This summer I celebrated my 39th birthday. As the opening of the John R. Oishei Hospital approaches, I wanted to recognize those at Women and Children’s Hospital of Buffalo who helped me reach this birthday milestone.
At 6 months old, I was diagnosed with cystic fibrosis. This began a lifetime of care from a group of highly skilled and dedicated staff at the Women and Children’s Hospital Lung Center, led for 25 years by Dr. Drucy Borowitz.
Throughout the thousands of hours I have spent at the hospital since diagnosis, I have been in contact with hundreds of doctors, nurses, respiratory therapists and child-life professionals who have devoted their lives to helping people like me.
When my journey began in 1977, my parents were told that CF has no cure; there was no chance of recovery. There still isn’t. Lung failure occurs in CF patients as a result of repeated infections and scarring. Lung transplant at that time was still highly risky and experimental.
Beginning at age 15, I started staying at the hospital for a week at a time because oral antibiotics prescribed at home weren’t effective anymore against repeated lung infections. During these extended hospital stays, I stayed on Variety 10, which is called the “adolescent” floor. Staying on V10 as a patient for a week or more at a time, in my teens and 20s, was challenging. However, the staff made the visits much easier.
Nurses at the hospital did more than bring me my medications. They were familiar faces with genuine smiles. They knew about my daily health burdens that I tried to hide from everyone else: the breathing treatments, pills with every meal and coughing fits. They witnessed my fear, anxiety and struggle to breathe. In the midst of my difficulties, they kept the mood positive. Whenever I returned for another admission with my suitcase, pillow, coffeemaker, books and family in tow, they always welcomed me. I saw familiar faces and I knew I would be in good hands. These nurses became my extended family.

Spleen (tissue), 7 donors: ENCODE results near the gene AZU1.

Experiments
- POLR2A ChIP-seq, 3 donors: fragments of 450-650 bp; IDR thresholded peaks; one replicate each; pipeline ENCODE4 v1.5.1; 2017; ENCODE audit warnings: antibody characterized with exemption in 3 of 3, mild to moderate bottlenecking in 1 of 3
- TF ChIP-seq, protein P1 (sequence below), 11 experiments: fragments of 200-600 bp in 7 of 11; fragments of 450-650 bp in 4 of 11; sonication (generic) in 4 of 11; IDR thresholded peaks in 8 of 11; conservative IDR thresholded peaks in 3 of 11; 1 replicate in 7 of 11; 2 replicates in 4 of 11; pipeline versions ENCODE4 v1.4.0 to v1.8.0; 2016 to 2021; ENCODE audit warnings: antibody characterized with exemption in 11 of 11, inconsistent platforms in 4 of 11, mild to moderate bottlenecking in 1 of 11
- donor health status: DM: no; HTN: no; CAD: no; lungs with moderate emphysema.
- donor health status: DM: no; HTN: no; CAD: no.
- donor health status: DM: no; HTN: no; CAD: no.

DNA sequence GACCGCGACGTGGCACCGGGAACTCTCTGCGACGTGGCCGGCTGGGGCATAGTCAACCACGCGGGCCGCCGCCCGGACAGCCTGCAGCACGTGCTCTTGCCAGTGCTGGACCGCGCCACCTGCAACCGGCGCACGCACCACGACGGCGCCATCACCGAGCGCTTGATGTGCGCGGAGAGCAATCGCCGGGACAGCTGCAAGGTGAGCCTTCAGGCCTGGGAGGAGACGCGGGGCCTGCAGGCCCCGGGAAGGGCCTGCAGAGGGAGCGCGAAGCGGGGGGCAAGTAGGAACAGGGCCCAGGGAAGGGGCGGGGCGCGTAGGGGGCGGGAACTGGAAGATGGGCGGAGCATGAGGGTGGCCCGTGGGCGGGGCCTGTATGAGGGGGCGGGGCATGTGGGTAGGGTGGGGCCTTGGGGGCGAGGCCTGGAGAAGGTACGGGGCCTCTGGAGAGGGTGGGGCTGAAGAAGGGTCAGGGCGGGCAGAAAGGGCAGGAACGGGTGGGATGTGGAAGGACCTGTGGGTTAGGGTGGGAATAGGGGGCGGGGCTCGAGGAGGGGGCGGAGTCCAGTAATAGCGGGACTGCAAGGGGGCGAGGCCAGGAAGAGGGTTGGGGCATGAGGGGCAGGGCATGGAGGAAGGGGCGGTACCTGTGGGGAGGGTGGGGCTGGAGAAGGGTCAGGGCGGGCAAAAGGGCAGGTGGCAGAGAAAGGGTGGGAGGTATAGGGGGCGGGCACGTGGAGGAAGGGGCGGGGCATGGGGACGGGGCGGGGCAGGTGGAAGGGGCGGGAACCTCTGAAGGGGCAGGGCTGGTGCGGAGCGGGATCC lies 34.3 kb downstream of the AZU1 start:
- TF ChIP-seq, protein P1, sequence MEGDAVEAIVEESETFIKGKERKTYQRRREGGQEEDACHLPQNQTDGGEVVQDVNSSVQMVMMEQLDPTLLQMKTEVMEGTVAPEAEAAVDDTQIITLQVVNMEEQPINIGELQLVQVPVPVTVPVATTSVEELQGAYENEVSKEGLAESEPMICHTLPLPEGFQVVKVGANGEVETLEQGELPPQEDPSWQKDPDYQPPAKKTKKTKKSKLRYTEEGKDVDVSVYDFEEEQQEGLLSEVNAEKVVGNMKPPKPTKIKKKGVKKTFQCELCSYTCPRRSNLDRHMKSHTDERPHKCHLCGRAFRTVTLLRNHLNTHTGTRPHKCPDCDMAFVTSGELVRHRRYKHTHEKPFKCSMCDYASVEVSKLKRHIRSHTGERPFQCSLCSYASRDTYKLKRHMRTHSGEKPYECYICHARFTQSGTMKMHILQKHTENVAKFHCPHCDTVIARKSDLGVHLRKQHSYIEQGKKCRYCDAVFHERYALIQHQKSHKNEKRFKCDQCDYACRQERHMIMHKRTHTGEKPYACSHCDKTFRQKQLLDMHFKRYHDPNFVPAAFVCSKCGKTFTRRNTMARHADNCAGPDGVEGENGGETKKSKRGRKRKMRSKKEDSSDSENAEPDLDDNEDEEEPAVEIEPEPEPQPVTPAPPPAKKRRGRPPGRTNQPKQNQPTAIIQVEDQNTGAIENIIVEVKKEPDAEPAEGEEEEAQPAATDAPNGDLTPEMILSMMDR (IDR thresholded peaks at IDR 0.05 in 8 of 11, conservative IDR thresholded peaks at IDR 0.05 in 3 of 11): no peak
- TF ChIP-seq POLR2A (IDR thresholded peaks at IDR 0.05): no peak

Respiratory therapy was administered four times a day by a respiratory therapist. I remember one particular RT who had worked on the floor for many years. Every time he came in to administer a breathing treatment, there was a smile on his face. He regularly volunteered to work extra hours to cover for therapists who called in sick to work so that patients would not have to suffer without a breathing treatment.
All of the health care professionals I encountered through the years chose their career and they got paid for doing their job. But what makes them stand out is their ability to go over and above their daily tasks by showing concern or lending a sympathetic ear. Not because they had to, but because that’s the kind of people they are.
Women and Children’s Hospital will soon be closing its doors, but what remains intact is far more important than the building itself. It’s the people inside who made the hospital a center for healing, help and care. I am so grateful for the nurses and care team at the hospital and I have benefitted tremendously from their life’s work.
After getting a lung transplant in Pittsburgh in 2013, thankfully I no longer need extended hospital stays. I do miss the nurses and staff from time to time. However, I celebrate my birthday, and every day, believing that it was those dedicated, talented individuals who helped me get this far, and I will not forget them.